25 hot spots crucial to curbing air pollution in district to be identified, says state pollution regulatory body
The Uttar Pradesh pollution control board (UPPCB) has directed district officials to identify different hotspots in Ghaziabad in areas which face issues of garbage dumping and burning, road dust, industrial emission, heavy volume of traffic and those which have construction activities, among others.
The directions have been issued for 16 non-attainment cities of the state, including Ghaziabad, which have high pollution levels and need to take pollution control measures ahead of the approaching winter season. Last year, officials had identified seven hotspot areas in the district while this year, they are planning to increase the number to about 25, with active participation from residents.
“The process of identifying hotspots is underway. We have also asked residents to send us a list of such areas, along with photographs, so that such areas can be included in the hotspot list. These will be closely monitored with the help of quick response teams and flying squads. We have already prepared our winter action plan which we have started implementing,” said Utsav Sharma, regional officer of UPPCB.
Last year, officials had identified areas such as Sahibabad, Hindon Vihar, Pasonda, NH-9 as hotspots. This year, officials expect that the number of hotspots will be about 25 in number at district level.
The Central Pollution Control Board (CPCB), on the other hand, had in 2019 identified only Sahibabad as one of the hotspots in Ghaziabad.
“This year, we have so far identified several hotspot areas where construction activity is expected. These include Raj Nagar Extension, Siddharth Vihar and Vasundhara. For industrial emissions, we have so far identified the South Side GT Road Industrial Area and Site IV Industrial area. Areas affected by dumping and burning of solid waste include BS Road Industrial Area, Anand Industrial Area and solid waste dumping sites of the municipal corporation,” Sharma added.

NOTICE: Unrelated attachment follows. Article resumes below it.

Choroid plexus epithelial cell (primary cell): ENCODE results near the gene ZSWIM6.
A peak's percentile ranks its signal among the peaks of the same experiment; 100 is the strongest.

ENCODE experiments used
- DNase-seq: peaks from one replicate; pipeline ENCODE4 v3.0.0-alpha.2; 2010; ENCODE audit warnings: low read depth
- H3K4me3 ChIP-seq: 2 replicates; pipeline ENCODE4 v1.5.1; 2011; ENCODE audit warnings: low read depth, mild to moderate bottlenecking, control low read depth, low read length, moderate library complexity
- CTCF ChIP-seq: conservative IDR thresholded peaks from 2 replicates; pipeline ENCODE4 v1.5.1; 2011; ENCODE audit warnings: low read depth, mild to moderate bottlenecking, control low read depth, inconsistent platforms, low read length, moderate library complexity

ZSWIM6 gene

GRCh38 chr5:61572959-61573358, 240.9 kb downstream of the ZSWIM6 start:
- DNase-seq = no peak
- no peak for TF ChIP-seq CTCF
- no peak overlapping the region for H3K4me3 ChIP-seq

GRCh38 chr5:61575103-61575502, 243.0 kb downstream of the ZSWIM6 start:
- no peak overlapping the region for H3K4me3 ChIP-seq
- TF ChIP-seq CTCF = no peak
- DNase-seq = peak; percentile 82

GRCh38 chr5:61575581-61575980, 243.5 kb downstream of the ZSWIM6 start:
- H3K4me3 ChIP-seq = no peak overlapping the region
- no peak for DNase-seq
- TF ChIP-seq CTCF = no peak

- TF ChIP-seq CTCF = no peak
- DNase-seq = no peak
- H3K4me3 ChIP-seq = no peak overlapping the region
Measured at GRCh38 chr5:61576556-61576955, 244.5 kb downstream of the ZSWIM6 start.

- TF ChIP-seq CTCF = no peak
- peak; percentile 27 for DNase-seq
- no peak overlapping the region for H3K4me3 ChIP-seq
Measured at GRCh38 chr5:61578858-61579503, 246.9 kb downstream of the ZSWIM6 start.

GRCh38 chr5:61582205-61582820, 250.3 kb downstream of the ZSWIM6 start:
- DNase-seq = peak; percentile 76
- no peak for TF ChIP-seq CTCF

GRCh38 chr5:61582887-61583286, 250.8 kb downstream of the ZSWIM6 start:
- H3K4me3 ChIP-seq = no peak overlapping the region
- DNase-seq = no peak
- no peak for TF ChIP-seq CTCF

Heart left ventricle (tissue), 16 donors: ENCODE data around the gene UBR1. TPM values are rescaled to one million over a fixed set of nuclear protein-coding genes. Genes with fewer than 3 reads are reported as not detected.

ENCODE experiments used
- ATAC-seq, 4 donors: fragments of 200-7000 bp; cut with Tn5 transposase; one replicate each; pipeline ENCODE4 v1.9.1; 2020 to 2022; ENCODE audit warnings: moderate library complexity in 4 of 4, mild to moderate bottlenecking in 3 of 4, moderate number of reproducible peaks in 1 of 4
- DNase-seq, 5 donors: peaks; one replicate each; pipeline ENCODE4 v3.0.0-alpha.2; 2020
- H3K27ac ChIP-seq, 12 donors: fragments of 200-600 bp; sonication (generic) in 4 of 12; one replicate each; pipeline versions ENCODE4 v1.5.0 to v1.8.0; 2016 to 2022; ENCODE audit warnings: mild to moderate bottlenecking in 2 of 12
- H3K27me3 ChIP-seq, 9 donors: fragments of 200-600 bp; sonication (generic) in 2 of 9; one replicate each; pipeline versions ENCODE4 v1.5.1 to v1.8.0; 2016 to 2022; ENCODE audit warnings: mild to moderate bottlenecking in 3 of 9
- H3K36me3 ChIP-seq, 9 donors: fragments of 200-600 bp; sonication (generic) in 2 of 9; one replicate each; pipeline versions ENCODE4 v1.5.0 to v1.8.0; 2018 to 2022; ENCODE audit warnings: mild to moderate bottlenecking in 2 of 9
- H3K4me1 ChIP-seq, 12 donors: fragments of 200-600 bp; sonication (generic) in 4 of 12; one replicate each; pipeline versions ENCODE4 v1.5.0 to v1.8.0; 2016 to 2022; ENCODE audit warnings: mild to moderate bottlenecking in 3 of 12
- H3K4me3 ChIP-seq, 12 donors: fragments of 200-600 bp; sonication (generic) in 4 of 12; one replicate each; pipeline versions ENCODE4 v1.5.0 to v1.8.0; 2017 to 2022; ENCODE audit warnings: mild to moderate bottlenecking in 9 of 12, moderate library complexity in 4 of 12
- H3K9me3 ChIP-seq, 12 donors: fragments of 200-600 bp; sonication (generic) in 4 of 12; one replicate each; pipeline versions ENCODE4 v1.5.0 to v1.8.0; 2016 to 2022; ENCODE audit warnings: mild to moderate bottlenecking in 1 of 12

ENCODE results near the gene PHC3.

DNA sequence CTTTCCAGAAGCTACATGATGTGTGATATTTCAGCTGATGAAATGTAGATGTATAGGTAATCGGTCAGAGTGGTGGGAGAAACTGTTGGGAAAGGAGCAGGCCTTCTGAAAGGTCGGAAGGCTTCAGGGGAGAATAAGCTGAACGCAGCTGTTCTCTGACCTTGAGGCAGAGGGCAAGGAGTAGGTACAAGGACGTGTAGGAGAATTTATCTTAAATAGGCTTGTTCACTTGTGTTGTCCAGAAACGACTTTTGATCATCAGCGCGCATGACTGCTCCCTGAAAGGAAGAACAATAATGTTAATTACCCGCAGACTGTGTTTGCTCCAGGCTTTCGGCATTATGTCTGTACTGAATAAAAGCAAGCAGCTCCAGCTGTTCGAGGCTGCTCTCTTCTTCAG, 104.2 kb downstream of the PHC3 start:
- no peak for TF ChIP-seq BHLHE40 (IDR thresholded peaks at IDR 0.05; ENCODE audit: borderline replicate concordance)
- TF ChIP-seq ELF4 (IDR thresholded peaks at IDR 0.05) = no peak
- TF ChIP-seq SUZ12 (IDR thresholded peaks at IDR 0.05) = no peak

The identification process will be completed in one week, after which the winter action plan will be implemented.
Ghaziabad city, in 2019, has topped the list of the most polluted cities on several occasions during the winter months.
According to UPPCB records, the city in 2019 had 31 days when the air quality spiked to ‘severe’ category in range of 401 to 500 on the air quality index (AQI), on a scale of zero to 500. For another 67 days in 2019, the AQI was recorded under the ‘poor’ category which ranges from 301 to 400.
“Implementation is the major issue when it comes to regulation and enforcement against polluting factors. Steps such as preparation of action plan and identification of hotspots, etc., should have been done during the first part of the year. By this time, officials should have started with enforcement in order to tackle air pollution,” said Akash Vashishtha, a city-based environmentalist.
The district at present has four Continuous Ambient Air Quality Monitoring Stations (CAAQMS) – at Vasundhara, Indirapuram, Sanjay Nagar and Loni.
According to official records, the average PM2.5 levels at Indirapuram were 69.25 micrograms per cubic metres (mpcm) from January to August in 2019. During the same period this year, the average PM2.5 levels were 68 mpcm, both of which are higher than the standard limit of 60 mpcm.
Likewise, the average PM2.5 levels during the same period last year at Vasundhara stood at 98.75 mpcm while the average during the same period was 77.29 mpcm in the current year.
The average PM10 levels at the four stations were recorded in range of 137.32 mpcm to 168.18 mpcm from January to August in the current year. The standard PM10 limit is 100 mpcm.
“We have written to our members to identify areas which are affected by road dust or have instances of garbage burning, etc. The list will be forwarded to UPPCB in the next two-three days. Further, we have suggested that members of civil society should also be allowed to conduct surprise inspection at sites, including industrial units, so that violations can be detected,” said Colonel (retired) TP Tyagi, president of the apartment owners’ federation.
On September 19, Bhure Lal – the chairperson of the Environment Pollution (prevention and control) Authority (EPCA) – had visited the district for an inspection and directed officials to control fugitive dust, roadside parking, burning of solid and plastic waste, besides preparing a parking plan to prevent roadside parking of vehicles.